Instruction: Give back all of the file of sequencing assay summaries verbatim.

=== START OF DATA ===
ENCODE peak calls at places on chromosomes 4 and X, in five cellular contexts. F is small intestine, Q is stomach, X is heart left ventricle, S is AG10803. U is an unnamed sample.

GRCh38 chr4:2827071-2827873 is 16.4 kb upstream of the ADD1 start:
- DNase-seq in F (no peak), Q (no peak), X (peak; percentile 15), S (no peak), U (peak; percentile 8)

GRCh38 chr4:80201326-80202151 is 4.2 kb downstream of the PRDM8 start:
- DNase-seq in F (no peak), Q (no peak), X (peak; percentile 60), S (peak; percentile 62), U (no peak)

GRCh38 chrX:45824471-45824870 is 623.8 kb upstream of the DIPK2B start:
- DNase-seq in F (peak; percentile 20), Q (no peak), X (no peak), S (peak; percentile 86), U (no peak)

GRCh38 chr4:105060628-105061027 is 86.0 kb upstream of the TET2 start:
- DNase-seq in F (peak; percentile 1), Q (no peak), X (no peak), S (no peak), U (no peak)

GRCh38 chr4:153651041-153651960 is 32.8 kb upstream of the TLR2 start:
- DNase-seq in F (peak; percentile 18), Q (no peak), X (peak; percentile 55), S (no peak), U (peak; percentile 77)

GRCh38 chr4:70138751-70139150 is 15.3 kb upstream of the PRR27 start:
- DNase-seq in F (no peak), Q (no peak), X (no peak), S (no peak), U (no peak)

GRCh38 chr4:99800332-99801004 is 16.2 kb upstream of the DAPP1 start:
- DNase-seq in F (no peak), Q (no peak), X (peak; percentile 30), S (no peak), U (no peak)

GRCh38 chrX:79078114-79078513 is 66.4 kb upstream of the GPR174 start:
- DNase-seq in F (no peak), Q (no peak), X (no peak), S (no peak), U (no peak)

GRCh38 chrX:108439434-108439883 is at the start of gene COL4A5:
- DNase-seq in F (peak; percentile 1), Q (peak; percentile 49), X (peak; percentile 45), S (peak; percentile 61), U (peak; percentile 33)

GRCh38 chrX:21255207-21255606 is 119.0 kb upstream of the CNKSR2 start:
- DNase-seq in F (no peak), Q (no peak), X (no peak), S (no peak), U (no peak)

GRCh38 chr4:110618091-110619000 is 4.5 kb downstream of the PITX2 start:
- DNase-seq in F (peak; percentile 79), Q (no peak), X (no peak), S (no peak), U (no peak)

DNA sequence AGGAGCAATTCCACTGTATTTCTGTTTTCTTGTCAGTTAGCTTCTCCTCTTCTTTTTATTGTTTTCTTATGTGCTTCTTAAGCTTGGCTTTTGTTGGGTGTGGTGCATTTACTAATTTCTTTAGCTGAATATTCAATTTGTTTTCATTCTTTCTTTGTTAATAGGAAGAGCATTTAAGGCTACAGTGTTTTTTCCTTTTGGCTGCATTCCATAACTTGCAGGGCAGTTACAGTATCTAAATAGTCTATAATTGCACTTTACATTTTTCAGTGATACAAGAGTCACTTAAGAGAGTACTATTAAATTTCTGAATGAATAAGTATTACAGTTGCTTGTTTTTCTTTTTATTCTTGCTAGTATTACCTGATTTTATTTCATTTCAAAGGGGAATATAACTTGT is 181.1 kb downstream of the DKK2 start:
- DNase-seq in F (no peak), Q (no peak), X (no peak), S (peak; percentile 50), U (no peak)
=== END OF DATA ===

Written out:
ENCODE peak calls at places on chromosomes 4 and X, in five cellular contexts. F is small intestine, Q is stomach, X is heart left ventricle, S is AG10803. U is an unnamed sample.

GRCh38 chr4:2827071-2827873 is 16.4 kb upstream of the ADD1 start:
- DNase-seq in F (no peak), Q (no peak), X (peak; percentile 15), S (no peak), U (peak; percentile 8)

GRCh38 chr4:80201326-80202151 is 4.2 kb downstream of the PRDM8 start:
- DNase-seq in F (no peak), Q (no peak), X (peak; percentile 60), S (peak; percentile 62), U (no peak)

GRCh38 chrX:45824471-45824870 is 623.8 kb upstream of the DIPK2B start:
- DNase-seq in F (peak; percentile 20), Q (no peak), X (no peak), S (peak; percentile 86), U (no peak)

GRCh38 chr4:105060628-105061027 is 86.0 kb upstream of the TET2 start:
- DNase-seq in F (peak; percentile 1), Q (no peak), X (no peak), S (no peak), U (no peak)

GRCh38 chr4:153651041-153651960 is 32.8 kb upstream of the TLR2 start:
- DNase-seq in F (peak; percentile 18), Q (no peak), X (peak; percentile 55), S (no peak), U (peak; percentile 77)

GRCh38 chr4:70138751-70139150 is 15.3 kb upstream of the PRR27 start:
- DNase-seq in F (no peak), Q (no peak), X (no peak), S (no peak), U (no peak)

GRCh38 chr4:99800332-99801004 is 16.2 kb upstream of the DAPP1 start:
- DNase-seq in F (no peak), Q (no peak), X (peak; percentile 30), S (no peak), U (no peak)

GRCh38 chrX:79078114-79078513 is 66.4 kb upstream of the GPR174 start:
- DNase-seq in F (no peak), Q (no peak), X (no peak), S (no peak), U (no peak)

GRCh38 chrX:108439434-108439883 is at the start of gene COL4A5:
- DNase-seq in F (peak; percentile 1), Q (peak; percentile 49), X (peak; percentile 45), S (peak; percentile 61), U (peak; percentile 33)

GRCh38 chrX:21255207-21255606 is 119.0 kb upstream of the CNKSR2 start:
- DNase-seq in F (no peak), Q (no peak), X (no peak), S (no peak), U (no peak)

GRCh38 chr4:110618091-110619000 is 4.5 kb downstream of the PITX2 start:
- DNase-seq in F (peak; percentile 79), Q (no peak), X (no peak), S (no peak), U (no peak)

DNA sequence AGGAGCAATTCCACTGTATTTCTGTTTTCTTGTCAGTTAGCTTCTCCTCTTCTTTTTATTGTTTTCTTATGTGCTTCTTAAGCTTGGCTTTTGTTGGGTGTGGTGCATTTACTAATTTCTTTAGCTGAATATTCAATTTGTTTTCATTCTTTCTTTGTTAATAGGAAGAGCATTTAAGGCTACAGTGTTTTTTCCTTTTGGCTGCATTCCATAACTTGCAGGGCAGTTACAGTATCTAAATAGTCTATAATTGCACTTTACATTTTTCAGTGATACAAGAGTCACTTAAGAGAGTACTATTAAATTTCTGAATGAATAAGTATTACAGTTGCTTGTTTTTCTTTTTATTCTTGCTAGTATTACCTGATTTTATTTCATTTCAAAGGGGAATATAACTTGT is 181.1 kb downstream of the DKK2 start:
- DNase-seq in F (no peak), Q (no peak), X (no peak), S (peak; percentile 50), U (no peak)